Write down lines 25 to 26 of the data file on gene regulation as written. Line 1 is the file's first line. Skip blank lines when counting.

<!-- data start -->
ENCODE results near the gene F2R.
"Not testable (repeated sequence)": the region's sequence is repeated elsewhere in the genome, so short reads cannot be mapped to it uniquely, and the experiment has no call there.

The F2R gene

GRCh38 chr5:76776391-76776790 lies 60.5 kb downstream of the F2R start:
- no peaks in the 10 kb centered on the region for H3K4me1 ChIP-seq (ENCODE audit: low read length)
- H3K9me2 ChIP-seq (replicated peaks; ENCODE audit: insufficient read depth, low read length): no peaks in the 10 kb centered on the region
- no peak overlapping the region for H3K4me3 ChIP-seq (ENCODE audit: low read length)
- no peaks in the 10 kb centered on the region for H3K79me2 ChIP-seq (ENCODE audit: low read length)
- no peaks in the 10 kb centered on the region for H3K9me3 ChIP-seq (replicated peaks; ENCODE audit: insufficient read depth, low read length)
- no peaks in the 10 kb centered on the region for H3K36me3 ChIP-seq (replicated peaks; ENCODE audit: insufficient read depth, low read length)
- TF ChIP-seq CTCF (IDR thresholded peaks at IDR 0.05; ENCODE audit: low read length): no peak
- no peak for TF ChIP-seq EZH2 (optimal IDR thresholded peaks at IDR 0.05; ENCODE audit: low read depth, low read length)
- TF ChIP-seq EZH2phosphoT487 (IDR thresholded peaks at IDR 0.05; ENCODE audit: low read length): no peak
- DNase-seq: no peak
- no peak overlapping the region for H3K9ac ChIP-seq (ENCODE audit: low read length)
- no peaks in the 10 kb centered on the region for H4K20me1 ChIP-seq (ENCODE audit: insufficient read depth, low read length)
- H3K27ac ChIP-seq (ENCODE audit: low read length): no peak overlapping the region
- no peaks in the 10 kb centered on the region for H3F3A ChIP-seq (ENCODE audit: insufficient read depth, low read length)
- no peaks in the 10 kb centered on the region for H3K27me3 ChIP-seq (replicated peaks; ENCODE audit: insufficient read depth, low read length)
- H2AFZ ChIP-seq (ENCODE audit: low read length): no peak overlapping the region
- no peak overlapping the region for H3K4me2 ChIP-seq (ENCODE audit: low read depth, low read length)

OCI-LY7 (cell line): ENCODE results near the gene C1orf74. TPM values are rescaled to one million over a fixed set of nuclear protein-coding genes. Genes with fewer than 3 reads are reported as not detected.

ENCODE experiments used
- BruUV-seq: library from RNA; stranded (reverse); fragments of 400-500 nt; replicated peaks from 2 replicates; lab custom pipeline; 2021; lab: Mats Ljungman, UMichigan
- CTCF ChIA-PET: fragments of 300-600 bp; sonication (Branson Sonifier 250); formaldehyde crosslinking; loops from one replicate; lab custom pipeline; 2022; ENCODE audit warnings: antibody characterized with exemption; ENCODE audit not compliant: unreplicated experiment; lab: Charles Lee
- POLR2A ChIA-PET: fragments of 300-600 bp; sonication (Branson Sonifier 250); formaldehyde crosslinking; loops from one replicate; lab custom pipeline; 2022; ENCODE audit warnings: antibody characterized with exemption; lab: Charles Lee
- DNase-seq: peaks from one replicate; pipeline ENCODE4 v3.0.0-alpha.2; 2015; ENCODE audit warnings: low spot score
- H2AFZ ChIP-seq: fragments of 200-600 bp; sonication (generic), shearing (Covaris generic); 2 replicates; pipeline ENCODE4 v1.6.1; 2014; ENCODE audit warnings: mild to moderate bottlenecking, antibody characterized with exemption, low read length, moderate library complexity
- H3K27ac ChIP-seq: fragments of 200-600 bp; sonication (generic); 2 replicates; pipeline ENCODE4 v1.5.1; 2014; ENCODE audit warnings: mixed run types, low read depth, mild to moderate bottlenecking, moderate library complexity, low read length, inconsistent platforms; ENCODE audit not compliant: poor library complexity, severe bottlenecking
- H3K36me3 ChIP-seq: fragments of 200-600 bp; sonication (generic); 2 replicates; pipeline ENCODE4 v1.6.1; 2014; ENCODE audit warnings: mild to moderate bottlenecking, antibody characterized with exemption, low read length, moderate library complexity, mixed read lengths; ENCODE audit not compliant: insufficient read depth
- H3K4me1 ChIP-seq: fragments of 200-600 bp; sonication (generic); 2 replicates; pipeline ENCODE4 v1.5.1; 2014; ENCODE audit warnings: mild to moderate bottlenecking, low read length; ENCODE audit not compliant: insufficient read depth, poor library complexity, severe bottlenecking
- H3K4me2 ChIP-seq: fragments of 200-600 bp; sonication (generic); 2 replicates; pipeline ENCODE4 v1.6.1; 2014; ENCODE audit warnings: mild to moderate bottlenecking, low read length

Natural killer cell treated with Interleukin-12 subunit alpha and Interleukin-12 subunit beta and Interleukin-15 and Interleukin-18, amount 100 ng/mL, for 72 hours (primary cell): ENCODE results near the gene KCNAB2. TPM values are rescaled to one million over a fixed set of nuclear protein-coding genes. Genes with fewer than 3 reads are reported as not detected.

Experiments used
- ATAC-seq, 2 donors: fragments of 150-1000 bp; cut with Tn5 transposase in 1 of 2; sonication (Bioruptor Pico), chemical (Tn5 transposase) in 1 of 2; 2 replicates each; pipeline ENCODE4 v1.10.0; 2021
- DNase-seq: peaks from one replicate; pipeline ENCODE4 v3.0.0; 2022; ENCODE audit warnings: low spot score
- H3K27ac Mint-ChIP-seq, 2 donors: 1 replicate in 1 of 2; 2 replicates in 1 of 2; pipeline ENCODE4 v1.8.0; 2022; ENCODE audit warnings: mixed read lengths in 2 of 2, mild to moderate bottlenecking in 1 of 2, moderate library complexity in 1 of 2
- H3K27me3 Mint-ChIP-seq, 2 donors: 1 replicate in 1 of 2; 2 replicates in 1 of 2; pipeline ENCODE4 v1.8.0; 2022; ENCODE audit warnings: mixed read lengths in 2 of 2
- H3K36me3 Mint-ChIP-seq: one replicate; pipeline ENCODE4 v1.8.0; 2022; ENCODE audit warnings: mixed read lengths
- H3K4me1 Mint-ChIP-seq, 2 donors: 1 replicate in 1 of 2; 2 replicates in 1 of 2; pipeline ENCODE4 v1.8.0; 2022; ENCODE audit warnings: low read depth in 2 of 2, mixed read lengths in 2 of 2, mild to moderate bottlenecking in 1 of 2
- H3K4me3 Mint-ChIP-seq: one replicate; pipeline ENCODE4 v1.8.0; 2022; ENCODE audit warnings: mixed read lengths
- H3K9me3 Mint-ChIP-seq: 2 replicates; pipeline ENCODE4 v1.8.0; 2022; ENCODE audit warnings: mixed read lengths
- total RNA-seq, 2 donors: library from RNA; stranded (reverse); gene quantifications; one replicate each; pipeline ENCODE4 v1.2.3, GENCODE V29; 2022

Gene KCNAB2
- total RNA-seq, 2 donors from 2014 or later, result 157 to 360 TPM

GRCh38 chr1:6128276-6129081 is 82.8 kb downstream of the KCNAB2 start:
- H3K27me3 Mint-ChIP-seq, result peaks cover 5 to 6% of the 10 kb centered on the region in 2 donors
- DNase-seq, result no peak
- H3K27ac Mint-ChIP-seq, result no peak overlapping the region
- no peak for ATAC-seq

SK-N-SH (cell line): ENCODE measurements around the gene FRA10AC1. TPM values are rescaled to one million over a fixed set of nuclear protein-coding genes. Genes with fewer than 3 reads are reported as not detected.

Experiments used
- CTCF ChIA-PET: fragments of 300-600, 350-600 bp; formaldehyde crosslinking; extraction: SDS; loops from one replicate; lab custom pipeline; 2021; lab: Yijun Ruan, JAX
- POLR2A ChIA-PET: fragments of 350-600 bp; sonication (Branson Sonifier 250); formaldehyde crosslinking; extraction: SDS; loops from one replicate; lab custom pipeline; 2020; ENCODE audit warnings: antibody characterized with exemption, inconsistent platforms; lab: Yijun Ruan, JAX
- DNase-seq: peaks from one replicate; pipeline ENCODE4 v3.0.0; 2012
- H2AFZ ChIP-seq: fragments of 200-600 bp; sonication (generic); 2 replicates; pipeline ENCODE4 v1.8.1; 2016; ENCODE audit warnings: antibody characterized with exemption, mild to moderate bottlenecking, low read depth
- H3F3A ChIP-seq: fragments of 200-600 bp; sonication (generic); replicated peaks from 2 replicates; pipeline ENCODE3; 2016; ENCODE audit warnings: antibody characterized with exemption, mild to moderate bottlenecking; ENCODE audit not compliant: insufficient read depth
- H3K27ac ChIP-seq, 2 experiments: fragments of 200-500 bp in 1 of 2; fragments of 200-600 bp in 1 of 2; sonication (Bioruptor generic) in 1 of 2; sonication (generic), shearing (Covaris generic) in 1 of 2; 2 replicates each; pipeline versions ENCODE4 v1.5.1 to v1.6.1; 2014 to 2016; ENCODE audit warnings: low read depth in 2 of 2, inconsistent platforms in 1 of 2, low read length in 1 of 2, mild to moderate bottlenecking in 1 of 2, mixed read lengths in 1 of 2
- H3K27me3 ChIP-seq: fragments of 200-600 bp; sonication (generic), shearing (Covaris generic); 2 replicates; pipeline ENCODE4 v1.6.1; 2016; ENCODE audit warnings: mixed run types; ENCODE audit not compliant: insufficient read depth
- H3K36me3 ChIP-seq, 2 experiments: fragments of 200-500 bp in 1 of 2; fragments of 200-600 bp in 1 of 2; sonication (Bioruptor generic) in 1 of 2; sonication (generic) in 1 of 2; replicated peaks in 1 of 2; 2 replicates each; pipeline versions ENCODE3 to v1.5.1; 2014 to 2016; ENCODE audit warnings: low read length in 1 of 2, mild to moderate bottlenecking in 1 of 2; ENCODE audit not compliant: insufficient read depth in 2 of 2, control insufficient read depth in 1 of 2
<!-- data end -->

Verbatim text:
- CTCF ChIA-PET: fragments of 300-600 bp; sonication (Branson Sonifier 250); formaldehyde crosslinking; loops from one replicate; lab custom pipeline; 2022; ENCODE audit warnings: antibody characterized with exemption; ENCODE audit not compliant: unreplicated experiment; lab: Charles Lee
- POLR2A ChIA-PET: fragments of 300-600 bp; sonication (Branson Sonifier 250); formaldehyde crosslinking; loops from one replicate; lab custom pipeline; 2022; ENCODE audit warnings: antibody characterized with exemption; lab: Charles Lee